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Language Hives


I've had a couple library books lying around. I've renewed them twice and they are overdue. Gotta move 'em along. The one about the orchestra was so ... dated and useless ... that after a brief overview I just returned it. Then there is Thomas A. Kinney's _The Carriage Trade_. And you know, just based on the title, I should have given it a pass, because look at the subtitle: "Making Horse-Drawn Vehicles in America". And he uses the term "carriage trade" to refer to the manufacture for sale of horse-drawn vehicles.

But you know, "carriage trade" doesn't mean that. At all. And it's giving me hives. I can't tell whether the book is any good underneath this pervasive and basic issue I'm having, and I'm only giving it one more night to make its case before I send it back, too.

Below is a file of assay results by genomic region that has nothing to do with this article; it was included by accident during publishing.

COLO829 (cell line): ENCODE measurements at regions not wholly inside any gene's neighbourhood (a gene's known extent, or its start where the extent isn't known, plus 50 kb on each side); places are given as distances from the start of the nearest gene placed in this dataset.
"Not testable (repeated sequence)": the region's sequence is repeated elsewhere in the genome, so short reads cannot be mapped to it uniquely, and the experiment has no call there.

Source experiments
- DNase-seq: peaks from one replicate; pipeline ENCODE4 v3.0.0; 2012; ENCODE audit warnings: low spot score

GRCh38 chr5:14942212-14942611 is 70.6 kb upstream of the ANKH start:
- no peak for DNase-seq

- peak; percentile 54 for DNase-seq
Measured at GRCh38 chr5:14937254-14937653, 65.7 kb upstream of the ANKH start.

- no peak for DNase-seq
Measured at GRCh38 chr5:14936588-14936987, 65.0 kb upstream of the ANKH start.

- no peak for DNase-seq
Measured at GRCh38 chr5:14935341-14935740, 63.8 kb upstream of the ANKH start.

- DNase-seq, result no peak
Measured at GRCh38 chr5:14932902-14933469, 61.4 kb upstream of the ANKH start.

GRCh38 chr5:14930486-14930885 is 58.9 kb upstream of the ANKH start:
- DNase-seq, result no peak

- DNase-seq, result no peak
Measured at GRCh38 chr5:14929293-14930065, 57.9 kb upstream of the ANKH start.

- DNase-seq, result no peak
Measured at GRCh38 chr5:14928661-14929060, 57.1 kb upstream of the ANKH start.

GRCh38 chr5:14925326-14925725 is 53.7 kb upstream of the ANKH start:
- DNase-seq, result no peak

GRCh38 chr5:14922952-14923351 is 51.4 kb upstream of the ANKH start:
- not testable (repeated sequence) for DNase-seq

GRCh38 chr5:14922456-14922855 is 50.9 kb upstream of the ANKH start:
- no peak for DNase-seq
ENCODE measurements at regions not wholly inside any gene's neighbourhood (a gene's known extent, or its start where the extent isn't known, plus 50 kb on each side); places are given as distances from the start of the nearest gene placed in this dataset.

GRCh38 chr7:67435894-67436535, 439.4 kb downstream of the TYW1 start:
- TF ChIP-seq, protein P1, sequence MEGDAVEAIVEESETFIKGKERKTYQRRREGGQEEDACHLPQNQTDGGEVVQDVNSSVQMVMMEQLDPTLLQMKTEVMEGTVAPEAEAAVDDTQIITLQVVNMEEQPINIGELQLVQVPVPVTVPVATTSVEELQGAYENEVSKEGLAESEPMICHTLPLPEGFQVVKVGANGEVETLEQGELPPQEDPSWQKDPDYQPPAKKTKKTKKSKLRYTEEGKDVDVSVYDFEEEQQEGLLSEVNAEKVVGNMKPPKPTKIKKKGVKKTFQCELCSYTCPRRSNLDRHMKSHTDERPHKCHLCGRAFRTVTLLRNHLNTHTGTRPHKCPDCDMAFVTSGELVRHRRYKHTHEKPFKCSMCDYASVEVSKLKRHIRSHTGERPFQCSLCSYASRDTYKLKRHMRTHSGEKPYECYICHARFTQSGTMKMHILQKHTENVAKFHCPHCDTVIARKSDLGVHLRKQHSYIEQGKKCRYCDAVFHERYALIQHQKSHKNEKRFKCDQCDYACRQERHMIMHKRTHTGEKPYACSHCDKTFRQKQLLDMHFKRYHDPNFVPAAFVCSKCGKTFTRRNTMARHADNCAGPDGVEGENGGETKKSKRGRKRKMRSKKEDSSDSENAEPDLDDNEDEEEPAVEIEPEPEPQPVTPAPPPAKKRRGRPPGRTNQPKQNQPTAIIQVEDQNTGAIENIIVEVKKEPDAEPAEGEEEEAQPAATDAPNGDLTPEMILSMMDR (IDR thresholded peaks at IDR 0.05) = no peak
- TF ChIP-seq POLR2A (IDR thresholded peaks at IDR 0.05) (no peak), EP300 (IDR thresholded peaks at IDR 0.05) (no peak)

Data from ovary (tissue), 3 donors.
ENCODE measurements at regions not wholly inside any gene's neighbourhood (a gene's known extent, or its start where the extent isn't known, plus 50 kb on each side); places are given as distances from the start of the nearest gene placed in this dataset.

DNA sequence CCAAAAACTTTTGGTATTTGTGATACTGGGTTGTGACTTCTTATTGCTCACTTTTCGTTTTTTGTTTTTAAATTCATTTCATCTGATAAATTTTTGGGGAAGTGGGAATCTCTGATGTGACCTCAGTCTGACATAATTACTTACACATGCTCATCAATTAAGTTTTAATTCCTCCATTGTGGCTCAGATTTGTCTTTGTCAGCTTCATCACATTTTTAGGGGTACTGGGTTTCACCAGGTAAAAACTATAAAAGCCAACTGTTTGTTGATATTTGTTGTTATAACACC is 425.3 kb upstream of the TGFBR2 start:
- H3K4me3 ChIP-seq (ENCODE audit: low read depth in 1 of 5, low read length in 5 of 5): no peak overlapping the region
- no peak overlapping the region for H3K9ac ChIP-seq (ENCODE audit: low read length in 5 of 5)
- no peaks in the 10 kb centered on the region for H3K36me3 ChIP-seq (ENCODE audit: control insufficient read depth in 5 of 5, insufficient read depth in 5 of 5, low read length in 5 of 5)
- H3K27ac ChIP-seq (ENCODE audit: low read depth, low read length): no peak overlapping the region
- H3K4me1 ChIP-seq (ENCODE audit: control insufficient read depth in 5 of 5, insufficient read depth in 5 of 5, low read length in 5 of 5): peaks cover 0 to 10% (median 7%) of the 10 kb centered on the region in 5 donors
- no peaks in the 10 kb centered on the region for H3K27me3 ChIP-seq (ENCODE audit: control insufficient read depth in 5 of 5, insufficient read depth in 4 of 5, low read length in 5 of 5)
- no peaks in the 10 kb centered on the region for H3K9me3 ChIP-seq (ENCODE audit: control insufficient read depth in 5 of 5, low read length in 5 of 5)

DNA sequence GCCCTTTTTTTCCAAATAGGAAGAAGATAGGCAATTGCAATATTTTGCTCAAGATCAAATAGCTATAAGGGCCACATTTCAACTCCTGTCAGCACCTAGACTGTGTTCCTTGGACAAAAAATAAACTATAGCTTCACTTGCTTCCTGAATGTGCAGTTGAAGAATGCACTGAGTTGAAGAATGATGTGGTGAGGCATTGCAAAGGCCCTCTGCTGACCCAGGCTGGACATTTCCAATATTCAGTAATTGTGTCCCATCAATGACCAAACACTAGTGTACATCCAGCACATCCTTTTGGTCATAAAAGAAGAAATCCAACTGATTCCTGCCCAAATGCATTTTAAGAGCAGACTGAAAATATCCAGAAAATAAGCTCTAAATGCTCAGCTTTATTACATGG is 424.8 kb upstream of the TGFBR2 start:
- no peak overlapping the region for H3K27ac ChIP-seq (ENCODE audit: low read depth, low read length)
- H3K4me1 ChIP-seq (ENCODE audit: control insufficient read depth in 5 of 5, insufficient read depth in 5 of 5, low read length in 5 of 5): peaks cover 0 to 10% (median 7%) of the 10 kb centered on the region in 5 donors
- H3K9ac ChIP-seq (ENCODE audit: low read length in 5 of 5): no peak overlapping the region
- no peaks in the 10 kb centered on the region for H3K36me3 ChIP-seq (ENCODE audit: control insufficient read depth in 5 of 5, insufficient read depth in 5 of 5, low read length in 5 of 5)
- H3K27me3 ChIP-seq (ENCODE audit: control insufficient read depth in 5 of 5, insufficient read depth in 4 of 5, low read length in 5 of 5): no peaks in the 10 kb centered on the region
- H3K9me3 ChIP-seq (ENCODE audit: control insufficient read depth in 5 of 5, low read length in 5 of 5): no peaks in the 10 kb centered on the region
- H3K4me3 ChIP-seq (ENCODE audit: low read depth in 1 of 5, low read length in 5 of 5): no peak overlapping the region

These cannot be regarded as reviews.

ETA: Kinney has language problems in general; he thinks "journeyman" means journey in the sense of travel, rather than jour as in the sense of day. He's wrong -- altho he's not the only person to get sucked into this piece of folk etymology. And he's really wrong in the historical sense, since this history is in _America_ and there's no traveling journeyman tradition in England or America -- and the German tradition involves a completely different set of words and phrases to describe it.